Toll-like receptors (TLRs) constitute a family of transmembrane PRRs that are broadly expressed in hematopoietic and non-hematopoietic cells (27). TLR ligation by a variety of microbial components leads to activation of APCs, production of pro-inflammatory cytokines, and release of chemokines. One of the best-studied TLRs in the context of GVHD is TLR4, which detects LPS in the cell wall of Gram-negative bacteria. The importance of LPS translocation and subsequent release of pro-inflammatory cytokines such as TNF-α for the pathogenesis of acute GVHD have been clearly documented (14). Moreover, genetic deficiency for TLR4 in either donor or recipient cells resulted in reduced DC activation, dampened allogenic T-cell proliferation, and less severe acute GVHD (28). However, signaling through TLR4 seems not to be absolutely required for the development of GVHD in all cases. Accordingly, in another study TLR4-deficient recipient mice showed GVHD severity comparable to wild-type mice (29), suggesting that alternative pathways in the absence of TLR4 signaling can lead to the activation of host APCs and subsequent donor T-cell stimulation. Genetic association studies in patients undergoing allo-HSCT have shown inconsistent results concerning the role of TLR4 in the pathogenesis of GVHD. Patients showed reduced frequency of severe GVHD when they or their sibling donors carried at least one of two SNPs that are associated with reduced TLR4 responsiveness to LPS (odds ratio of 0.63 and 0.88, respectively) (30). A second study showed that if both patient and donor carry the SNP Thr399Ile, the incidence of severe acute GVHD was significantly increased but overall survival was not influenced (31). These contrasting results may be attributable to differences in patient cohorts, conditioning regimens and antimicrobial treatment routines.
Other members of the TLR family have been associated with immunomodulatory capacities and suppression of GVHD. Pretreatment of mice with the TLR5 ligand flagellin resulted in reduced GVHD and improved overall survival (32). Interestingly, in a clinical study of adoptively transferred immunosuppressive regulatory T cells to allo-HSCT recipients, patients who developed GVHD showed significantly increased TLR5 mRNA expression in peripheral blood mononuclear cells (33), whereas patients that did not show GVHD had reduced TLR5 mRNA expression. These results in the human system are difficult to interpret but may indirectly suggest a pro-inflammatory role of TLR5 in allo-HSCT recipients, contrary to the mouse study cited above.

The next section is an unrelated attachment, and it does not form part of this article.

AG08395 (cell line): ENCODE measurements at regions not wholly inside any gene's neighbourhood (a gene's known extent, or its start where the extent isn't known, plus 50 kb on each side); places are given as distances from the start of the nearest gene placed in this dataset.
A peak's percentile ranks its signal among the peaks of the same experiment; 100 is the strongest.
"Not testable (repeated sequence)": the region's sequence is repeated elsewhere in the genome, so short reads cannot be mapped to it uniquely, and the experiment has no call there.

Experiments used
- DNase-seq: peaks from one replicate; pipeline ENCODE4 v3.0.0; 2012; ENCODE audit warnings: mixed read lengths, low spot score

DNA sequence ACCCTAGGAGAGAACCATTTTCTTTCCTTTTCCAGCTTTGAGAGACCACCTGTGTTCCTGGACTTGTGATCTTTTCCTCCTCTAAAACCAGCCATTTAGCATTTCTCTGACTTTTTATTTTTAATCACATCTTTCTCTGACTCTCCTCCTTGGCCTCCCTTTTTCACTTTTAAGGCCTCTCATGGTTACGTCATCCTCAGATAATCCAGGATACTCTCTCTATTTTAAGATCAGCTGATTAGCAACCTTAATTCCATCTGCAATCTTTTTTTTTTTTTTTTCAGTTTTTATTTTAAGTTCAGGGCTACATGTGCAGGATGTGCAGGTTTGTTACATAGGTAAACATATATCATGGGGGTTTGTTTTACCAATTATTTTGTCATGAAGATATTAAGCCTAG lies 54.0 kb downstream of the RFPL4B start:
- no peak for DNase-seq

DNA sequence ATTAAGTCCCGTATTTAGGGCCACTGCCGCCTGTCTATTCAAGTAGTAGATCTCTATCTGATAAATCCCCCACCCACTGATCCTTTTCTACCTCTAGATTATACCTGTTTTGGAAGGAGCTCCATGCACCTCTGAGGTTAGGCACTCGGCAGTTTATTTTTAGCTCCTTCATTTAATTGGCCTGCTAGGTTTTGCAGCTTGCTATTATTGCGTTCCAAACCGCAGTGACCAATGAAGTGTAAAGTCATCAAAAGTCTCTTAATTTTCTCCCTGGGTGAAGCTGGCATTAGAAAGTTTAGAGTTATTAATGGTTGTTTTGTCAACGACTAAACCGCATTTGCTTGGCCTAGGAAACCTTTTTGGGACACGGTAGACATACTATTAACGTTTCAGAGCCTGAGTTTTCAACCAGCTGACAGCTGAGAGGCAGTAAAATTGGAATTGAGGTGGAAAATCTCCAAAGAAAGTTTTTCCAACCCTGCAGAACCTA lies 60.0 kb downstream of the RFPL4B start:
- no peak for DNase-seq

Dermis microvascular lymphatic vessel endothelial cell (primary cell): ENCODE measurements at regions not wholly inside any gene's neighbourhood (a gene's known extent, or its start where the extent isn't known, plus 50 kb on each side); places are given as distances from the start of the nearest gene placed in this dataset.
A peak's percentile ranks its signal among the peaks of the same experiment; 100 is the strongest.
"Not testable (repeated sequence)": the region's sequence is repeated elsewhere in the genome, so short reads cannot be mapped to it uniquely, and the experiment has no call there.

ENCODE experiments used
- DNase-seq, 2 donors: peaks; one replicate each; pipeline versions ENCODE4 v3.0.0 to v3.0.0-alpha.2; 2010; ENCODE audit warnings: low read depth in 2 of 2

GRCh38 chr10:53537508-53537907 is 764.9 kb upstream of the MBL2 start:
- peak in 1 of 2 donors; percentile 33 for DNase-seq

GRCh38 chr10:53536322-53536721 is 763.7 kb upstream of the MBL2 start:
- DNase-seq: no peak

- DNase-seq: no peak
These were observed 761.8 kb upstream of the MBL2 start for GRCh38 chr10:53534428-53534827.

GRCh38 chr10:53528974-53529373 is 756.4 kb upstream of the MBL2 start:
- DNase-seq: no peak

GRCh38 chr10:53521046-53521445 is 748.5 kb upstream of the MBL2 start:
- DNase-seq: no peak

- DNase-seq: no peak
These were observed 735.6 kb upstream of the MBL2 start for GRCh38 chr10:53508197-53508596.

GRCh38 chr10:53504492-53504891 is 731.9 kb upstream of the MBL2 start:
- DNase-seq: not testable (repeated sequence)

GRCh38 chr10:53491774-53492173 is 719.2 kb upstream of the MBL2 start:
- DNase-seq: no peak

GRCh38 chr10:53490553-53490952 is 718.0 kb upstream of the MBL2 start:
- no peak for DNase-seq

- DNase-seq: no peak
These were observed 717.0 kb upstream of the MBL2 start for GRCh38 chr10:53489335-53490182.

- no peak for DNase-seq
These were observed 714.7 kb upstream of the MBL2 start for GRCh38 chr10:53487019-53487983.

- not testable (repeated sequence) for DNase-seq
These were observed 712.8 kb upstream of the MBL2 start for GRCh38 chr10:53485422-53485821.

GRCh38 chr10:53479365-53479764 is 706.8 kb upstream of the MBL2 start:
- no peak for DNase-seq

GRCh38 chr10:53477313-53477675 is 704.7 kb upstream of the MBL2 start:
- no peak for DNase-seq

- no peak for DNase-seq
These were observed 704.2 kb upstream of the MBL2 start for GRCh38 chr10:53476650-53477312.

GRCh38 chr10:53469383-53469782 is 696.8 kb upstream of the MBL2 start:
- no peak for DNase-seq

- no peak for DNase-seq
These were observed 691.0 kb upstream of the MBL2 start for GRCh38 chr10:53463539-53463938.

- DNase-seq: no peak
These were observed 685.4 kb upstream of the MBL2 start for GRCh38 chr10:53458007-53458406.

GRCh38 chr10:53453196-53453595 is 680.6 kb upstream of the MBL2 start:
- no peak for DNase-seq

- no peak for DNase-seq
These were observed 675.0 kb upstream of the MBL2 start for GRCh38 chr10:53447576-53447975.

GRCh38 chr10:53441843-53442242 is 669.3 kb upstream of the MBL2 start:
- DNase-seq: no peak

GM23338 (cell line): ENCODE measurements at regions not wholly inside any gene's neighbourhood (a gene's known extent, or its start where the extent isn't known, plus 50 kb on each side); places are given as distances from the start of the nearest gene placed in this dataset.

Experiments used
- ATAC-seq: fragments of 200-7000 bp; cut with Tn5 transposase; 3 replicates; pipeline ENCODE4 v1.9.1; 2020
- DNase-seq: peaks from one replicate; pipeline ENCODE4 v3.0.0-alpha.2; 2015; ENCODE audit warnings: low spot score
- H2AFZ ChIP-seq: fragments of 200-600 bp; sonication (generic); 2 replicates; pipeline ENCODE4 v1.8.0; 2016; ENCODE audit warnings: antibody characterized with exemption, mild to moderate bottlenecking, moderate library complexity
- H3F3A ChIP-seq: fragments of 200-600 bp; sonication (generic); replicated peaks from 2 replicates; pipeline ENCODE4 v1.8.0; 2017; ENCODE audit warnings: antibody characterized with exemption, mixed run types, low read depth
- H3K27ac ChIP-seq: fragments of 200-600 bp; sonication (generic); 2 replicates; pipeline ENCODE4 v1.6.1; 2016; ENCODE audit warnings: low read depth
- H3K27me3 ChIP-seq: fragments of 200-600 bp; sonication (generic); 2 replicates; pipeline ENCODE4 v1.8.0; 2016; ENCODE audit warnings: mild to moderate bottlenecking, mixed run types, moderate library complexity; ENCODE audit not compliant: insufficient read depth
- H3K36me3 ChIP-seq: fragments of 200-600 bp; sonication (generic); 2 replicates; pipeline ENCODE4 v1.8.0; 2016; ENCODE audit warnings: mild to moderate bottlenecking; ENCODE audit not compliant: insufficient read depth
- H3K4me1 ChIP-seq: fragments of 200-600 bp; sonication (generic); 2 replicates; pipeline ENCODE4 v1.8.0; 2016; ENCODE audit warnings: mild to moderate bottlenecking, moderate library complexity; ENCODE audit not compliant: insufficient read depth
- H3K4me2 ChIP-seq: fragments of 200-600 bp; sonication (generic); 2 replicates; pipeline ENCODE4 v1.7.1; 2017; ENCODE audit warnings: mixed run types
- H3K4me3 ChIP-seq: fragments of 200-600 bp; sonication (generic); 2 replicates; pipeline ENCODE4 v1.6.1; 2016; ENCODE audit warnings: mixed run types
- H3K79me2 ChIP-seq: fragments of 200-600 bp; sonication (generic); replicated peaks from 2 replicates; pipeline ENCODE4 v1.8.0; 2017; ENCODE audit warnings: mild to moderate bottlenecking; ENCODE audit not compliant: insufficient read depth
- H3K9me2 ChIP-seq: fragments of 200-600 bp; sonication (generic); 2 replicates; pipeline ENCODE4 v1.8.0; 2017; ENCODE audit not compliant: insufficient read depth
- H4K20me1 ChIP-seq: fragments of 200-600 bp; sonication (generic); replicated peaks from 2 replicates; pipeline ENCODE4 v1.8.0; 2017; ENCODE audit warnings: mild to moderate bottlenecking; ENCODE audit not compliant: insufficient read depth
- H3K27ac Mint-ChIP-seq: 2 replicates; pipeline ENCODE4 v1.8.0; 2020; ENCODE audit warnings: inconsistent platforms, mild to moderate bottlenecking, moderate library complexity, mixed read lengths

Furthermore, it was shown that tissue inflammation induced by TLR ligation can modulate the development of GVHD at a local level (34). In this regard, the authors created mixed chimeras by transplanting B6 bone marrow cells into lethally irradiated BALB/c mice. After establishment of the B6 allograft, they transferred additional B6 donor T cells, which mimic the clinical use of donor lymphocyte infusions. Transplantation of donor T cells into established mixed chimeras did not induce GVHD, as donor T cells did not enter target tissues despite undergoing allo-activation, expansion, and up-regulation of homing molecules. Strikingly, topical application of R-848, a synthetic TLR7 agonist, unleashed massive skin infiltration of donor T cells, and development of localized GVHD. Using a different TLR7 ligand (3M-011), another group demonstrated that the timing of TLR activation has important consequences for the pathogenesis of GVHD. While repetitive applications of 3M-011 after allo-HSCT aggravated GVHD severity (35), a single treatment timed between TBI and allo-HSCT induced expression of the immunoinhibitory enzyme indoleamine 2,3-dioxygenase (IDO) in host APCs, which resulted in reduced lethal intestinal GVHD (36).